[Ads-l] Manually--now also by foot?

ADSGarson O'Toole adsgarsonotoole at GMAIL.COM
Wed Jul 22 20:10:58 UTC 2015


Here is a fun instance circa 1942 in which the "automatic" operation
requires use of a hand, and the "manual" operation requires use of a
foot.

Year: 1942 (according to GB)
Journal: Diesel Power
Volume 20
Quote Page 188 (according to GB)
Database: Google Books snippet; text not visible in snippet; data may
be incorrect and should be verified on paper

[Begin excerpt]
Auto-Lite Two-Step Diesel Starting Motors are available in both manual
(foot-pedal operated) and automatic (push button operated) types.
[End excerpt]

Garson

On Wed, Jul 22, 2015 at 11:57 AM, Laurence Horn <laurence.horn at yale.edu> wrote:
> ---------------------- Information from the mail header -----------------------
> Sender:       American Dialect Society <ADS-L at LISTSERV.UGA.EDU>
> Poster:       Laurence Horn <laurence.horn at YALE.EDU>
> Subject:      Re: Manually--now also by foot?
> -------------------------------------------------------------------------------
>
>> On Jul 22, 2015, at 11:32 AM, Dan Goncharoff <thegonch at gmail.com> =
> wrote:
>>=20
>> How, in 1991, could he "do the computation on his laptop manually" =
> without
>> typing with his fingers on the keyboard and hitting the Enter key to
>> execute each step? (Today you could use voice commands.)
>
> That's why I said the OED cite "involve[s] a contrast between electronic =
> and human energy, rather than between using a less automatized rather =
> than a more automatized method" and suggested it needs to be updated, =
> and why I used the Stephen Hawking example to make the point that hands =
> need not be involved.
>
>>=20
>> I don't see an issue with "manually" referring to a process requiring =
> a
>> finger on the keyboard to make each step happen.
>
> Or a non-finger, in the case of voice commands or the Hawking-style =
> communication. =20
>
>>=20
>> I do agree with the original point, thanks to Latin. I wonder if the =
> author
>> doesn't realize that "manually" means "by hand", and not "by a =
> person".
>
> Cf. our earlier thread noting the reanalysis of "mano a mano", as =
> demonstrated by those (presumably unfamiliar with Spanish or other =
> Romance languages) who refer to "womano a womano" confrontations.  But =
> I'd put my money on the general shift of "manual" to mean =
> 'non-automatic'.
>
> LH
>
>> Does the word "pedally" exist? ]8}
>>=20
>> DanG
>>=20
>> On Wed, Jul 22, 2015 at 11:13 AM, Laurence Horn =
> <laurence.horn at yale.edu>
>> wrote:
>>=20
>>> ---------------------- Information from the mail header
>>> -----------------------
>>> Sender:       American Dialect Society <ADS-L at LISTSERV.UGA.EDU>
>>> Poster:       Laurence Horn <laurence.horn at YALE.EDU>
>>> Subject:      Re: Manually--now also by foot?
>>>=20
>>> =
> --------------------------------------------------------------------------=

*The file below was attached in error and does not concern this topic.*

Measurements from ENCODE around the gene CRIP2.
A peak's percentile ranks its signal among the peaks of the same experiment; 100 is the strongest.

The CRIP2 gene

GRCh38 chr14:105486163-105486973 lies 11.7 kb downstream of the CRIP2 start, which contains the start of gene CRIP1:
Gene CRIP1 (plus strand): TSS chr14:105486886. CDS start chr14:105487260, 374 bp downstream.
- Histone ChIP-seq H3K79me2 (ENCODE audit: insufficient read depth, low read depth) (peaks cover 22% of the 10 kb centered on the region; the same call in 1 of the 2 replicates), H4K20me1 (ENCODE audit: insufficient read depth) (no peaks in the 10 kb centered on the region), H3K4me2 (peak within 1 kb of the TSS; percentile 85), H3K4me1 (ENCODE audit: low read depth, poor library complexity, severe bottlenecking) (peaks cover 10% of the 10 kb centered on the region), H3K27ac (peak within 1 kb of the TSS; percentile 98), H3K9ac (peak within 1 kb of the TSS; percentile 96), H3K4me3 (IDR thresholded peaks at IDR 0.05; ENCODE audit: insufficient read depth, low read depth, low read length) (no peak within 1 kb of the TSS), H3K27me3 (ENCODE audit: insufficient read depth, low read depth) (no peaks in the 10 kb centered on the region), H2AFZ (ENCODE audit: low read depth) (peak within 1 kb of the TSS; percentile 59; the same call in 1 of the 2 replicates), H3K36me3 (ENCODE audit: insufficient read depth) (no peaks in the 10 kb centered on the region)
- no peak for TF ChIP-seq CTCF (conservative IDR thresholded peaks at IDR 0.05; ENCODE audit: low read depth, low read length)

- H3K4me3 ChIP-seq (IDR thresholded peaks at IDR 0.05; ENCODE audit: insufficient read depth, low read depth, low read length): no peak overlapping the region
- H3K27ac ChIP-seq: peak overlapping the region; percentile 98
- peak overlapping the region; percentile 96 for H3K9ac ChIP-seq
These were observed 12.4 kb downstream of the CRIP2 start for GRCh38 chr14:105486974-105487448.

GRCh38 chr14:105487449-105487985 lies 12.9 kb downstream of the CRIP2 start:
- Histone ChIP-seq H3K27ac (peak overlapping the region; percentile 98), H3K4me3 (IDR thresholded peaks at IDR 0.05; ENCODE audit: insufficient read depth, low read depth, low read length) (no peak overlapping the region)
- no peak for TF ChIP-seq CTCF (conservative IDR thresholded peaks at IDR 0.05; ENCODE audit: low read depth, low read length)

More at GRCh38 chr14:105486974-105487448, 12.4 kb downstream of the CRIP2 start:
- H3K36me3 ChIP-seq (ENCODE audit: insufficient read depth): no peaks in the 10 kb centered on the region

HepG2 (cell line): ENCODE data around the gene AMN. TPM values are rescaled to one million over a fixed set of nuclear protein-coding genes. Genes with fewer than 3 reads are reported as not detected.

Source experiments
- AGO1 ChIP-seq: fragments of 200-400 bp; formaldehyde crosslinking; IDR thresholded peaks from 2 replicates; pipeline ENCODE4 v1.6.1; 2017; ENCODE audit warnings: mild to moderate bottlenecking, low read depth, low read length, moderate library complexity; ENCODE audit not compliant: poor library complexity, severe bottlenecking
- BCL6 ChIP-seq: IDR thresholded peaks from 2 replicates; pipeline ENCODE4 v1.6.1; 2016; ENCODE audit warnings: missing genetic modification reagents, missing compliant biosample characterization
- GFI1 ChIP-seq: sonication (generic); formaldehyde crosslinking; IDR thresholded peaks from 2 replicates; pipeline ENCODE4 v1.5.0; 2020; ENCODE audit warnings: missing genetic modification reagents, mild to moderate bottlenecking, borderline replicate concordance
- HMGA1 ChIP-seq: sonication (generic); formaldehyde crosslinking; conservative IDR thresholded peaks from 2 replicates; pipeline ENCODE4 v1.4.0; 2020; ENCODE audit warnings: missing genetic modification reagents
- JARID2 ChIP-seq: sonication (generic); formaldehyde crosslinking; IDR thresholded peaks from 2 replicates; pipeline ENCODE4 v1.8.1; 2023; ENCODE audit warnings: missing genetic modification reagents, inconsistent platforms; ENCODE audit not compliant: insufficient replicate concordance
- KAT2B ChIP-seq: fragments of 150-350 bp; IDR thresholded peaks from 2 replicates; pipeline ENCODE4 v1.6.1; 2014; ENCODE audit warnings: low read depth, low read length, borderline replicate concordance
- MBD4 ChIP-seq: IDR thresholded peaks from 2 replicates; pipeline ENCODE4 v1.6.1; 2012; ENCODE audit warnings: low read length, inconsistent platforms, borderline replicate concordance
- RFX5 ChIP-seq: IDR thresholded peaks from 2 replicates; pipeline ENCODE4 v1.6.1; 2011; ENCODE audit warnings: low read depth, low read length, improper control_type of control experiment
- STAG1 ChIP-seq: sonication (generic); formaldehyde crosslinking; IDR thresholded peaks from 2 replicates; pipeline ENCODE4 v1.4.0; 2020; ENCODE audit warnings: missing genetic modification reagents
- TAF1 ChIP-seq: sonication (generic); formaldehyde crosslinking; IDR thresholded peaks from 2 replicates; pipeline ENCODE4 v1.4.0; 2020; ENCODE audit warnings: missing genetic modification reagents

> -----
>>>=20
>>>> On Jul 22, 2015, at 4:30 AM, Margaret Lee =3D
>>> <0000006730deb3bf-dmarc-request at LISTSERV.UGA.EDU> wrote:
>>>> =3D20
>>>> Subaru  has released a notice to owners of their Outback, Crosstrek, =
> =3D
>>> and Legacy models that the vehicles' Eyesight Driver Assist System is =
> =3D
>>> now a safety hazard due to a "brake lamp switch failure."  Eyesight =
> is a =3D
>>> safety device that is supposed to warn the driver of an imminent =
> frontal =3D
>>> collision and automatically stop the vehicle. In light of this safety =
> =3D
>>> defect, the driver will now have to "manually apply the brake pedal," =
>  =3D
>>> according to the notice.  Does _manually_  now also mean performed by =
> =3D
>>> the foot?
>>>=20
>>> If not, it sounds *extremely* inconvenient for the driver.  (But at =3D=
>
>>> least for me, "manually" has already generalized to =
> "non-automatically" =3D
>>> or "in a one-by-one-manner" in electronic contexts, e.g. having to =3D
>>> change the footnote numbers in a document "manually" as opposed to =
> using =3D
>>> a global command. (You're still using the computer  The OED sort of =3D=
>
>>> alludes to this extended use, but not as explicitly as they might, in =
> =3D
>>> the "later use" half of the basic definition:
>>>=20
>>> manually, adv.
>>> 1a. With or using the hand or hands; by manual operation or =3D
>>> intervention. In later use: by human effort rather than by automatic, =
> =3D
>>> electronic, etc., means.
>>>=20
>>> And the one cite still does involve a contrast between electronic and =
> =3D
>>> human energy, rather than between using a less automatized rather =
> than a =3D
>>> more automatized method:
>>>=20
>>> 1991   What Personal Computer Dec. 105/3   This meant the =3D
>>> computer-generated statement of accounts couldn't be used, and had to =
> be =3D
>>> recalculated manually.
>>>=20
>>> Is there another dictionary that contains the relevant meaning? (AHD =
> =3D
>>> doesn't.)  Notice that the use of "manually" I have in mind doesn't =
> even =3D
>>> need to involve the use of fingers or hands on a keyboard:
>>>=20
>>> "Hawking couldn't get the program to work, so he had to do the =3D
>>> computation on his laptop manually", where neither method involves =
> using =3D
>>> his fingers but the two differ in degree of automaticity. =3D20
>>>=20
>>> LH
>>>=20
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>>=20
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